August 18, 1981
Telegram from Czechoslovak Embassy in Addis Ababa
Copy No.: 2
M, Kn, UPI, FMZO
Sp, Sv, 1, 10, ZPO, GS
Number of Pages: 2
Telegram from Addis Ababa
August 18, 1981
On August 17, 1981, the Soviet ambassador informed the ambassadors of the Socialist states (except the Romanian and the Yugoslavian ones) about the talks of the Soviet economic delegation, led by Skachkov, in Ethiopia, consisting of four extensive discussions with Mengistu in the course of a week. The Soviet delegation was comprised of seven deputy ministers, from the Ethiopian side Mengistu conducted the negotiations indirectly through Hailu Yimenu, joined by 11 ministers and permanent secretaries. The main task was to evaluate the performance of existing economic and to discuss further development of economic cooperation. So far, the Soviet Union had provided loans amounting to RUB 210 million for the economic development of Ethiopia. Of those, used are RUB 30 million. Previously, RUB 10 million was provided in commercial area and RUB 18 million was free assistance. The second phase of the cooperation, according to Skachkov, would focus on the construction of basic industries.
Geological Survey - (gold - reserves of 5.5 tons, oil, gas, construction of four mining centers Assab - Bahr-Dar - Shashamene - Ogaden).
Energy Development - (Water Resources) hydroelectric power plant Malka Wakana of 150 megawatts in cooperation with Czechoslovakia (trilateral talks on the project to take place in Moscow on August 20, 1981).
Laying the foundation of engineering (plant for assembly of tractors with the prospect of moving to a separate production of tractors and agricultural machinery).
Nationalization of land in Gambella regions - (10,000 hectares, cement plant with a capacity of 600,000 tons per year. Construction of grain silos for 175,000 tons of corn and agricultural training centers).
The second phase of the projects has been previously discussed in general, but their implementation is accessed now.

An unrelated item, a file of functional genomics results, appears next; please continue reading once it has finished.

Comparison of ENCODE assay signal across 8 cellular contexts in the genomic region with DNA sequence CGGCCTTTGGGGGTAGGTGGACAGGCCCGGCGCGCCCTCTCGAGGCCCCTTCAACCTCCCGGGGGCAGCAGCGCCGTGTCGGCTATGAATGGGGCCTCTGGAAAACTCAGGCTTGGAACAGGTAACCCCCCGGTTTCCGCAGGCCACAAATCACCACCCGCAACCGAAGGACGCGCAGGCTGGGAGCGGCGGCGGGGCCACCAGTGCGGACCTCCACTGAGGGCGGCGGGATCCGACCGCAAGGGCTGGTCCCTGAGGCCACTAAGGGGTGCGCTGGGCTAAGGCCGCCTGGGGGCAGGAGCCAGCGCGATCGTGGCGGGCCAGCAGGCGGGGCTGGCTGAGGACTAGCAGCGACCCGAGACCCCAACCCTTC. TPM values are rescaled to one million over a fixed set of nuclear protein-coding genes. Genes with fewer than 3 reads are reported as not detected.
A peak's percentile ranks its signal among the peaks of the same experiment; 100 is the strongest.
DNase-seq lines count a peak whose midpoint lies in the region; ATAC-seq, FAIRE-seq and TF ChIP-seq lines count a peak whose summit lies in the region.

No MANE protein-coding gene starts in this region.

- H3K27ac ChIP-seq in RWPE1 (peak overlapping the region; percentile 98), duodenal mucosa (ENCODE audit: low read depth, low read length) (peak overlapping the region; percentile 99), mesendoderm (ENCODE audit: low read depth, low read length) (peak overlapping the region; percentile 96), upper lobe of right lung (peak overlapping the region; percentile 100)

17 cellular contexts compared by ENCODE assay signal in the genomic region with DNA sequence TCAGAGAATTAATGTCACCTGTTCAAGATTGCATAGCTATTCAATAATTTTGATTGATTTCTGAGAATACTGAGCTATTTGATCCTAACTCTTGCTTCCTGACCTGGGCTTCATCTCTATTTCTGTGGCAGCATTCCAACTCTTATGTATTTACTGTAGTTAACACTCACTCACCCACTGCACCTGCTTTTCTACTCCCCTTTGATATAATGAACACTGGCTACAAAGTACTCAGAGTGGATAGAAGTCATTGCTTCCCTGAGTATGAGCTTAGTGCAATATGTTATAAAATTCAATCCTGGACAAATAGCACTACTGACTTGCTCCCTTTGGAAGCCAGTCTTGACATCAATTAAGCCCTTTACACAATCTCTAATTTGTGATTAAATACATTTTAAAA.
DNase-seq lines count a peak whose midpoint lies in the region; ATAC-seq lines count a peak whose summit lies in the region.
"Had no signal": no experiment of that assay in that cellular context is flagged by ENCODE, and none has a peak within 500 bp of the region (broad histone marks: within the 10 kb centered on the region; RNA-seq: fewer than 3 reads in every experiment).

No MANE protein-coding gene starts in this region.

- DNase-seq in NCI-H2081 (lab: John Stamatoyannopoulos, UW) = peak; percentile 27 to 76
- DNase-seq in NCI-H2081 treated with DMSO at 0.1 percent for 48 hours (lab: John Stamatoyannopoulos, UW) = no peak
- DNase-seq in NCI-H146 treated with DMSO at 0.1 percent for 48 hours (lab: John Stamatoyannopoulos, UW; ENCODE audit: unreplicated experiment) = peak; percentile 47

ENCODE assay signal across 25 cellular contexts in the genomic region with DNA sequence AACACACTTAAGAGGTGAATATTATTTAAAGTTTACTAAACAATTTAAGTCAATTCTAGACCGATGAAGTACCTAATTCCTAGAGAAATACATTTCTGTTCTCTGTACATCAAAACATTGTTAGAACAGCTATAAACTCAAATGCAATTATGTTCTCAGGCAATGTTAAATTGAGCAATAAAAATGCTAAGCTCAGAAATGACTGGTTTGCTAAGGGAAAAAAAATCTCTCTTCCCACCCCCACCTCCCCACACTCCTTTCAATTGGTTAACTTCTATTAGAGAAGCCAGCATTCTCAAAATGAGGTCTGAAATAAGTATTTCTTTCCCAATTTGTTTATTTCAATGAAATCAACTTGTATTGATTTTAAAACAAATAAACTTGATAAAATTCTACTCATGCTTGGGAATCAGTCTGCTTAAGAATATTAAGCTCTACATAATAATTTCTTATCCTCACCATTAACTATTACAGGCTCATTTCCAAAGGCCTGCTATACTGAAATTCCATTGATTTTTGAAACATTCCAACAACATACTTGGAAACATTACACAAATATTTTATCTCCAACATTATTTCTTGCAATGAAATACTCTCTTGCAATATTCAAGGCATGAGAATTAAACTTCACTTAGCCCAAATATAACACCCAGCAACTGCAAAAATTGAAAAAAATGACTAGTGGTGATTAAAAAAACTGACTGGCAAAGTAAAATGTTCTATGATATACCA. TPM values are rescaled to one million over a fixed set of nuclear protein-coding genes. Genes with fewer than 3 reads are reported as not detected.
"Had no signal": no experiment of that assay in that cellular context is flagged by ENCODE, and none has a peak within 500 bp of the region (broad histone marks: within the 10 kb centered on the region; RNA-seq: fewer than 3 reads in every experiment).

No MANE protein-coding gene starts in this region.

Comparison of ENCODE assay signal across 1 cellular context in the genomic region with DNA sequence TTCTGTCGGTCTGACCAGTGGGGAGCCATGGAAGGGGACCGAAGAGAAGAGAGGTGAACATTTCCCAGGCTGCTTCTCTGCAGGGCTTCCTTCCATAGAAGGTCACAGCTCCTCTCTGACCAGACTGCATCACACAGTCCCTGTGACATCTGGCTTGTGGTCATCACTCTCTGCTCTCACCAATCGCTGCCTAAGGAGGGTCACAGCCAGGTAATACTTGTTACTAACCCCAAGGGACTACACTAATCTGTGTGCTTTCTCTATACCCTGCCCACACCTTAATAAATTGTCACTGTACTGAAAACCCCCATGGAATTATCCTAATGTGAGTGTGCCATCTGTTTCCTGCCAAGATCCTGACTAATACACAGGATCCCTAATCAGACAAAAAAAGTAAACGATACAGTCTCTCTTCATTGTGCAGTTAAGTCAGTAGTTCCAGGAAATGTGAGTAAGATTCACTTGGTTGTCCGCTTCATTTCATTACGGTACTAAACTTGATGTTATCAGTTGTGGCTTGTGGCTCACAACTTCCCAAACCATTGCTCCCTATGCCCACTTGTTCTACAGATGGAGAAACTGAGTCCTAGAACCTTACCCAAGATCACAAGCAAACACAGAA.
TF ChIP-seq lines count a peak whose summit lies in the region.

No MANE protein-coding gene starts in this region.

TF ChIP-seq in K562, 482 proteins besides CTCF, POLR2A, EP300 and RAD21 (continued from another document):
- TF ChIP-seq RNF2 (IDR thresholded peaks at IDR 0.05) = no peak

The specific clarification of issues related to the individual projects was the subject of the meetings of the working groups. During the talks, Mengistu stressed the importance of political and economic cooperation with the USSR and the socialist states. In this context, he saw the solution to the urgent tasks of the revolution. He characterized this stage as needing an increased international on part of the Soviet Union and the socialist states. He spoke about the national development campaign for the elimination of illiteracy. Openly talked about the positives, the shortcomings and the difficulties. He stressed the necessity of building a Marxist-Leninist party and the strengthening of the military and state apparatus. At the present stage, he reaffirmed that the priority is given to the agriculture, the development of the industrial base, mainly energy, as well as to the preparation of qualified cadres. He is aware that plans will be hampered in the future by bureaucracy and technocrats, who studied in the West.
The findings of the delegation:
In discussions, Mengistu appeared as one-sided, sometimes being tendentiously informed and to a certain extent isolated. He is fully committed to the implementation of the outlined revolutionary plan - but he lacks the broad support at the highest-level functionaries. Medium level cadres meet him with reluctance, sometimes bordering on sabotage. The positive is that he is fully aware of the situation, but so far is lacking the ability to solve the problems.
Prague’s representation to Addis Ababa offers an insight into the Soviet Union’s economic assistance toward Ethiopia in the early 1980s, while voicing, at the same time, the Soviet economic delegation’s nuanced and candid impression of Mengistu’s abilities to control the course of the revolutionary transformations.
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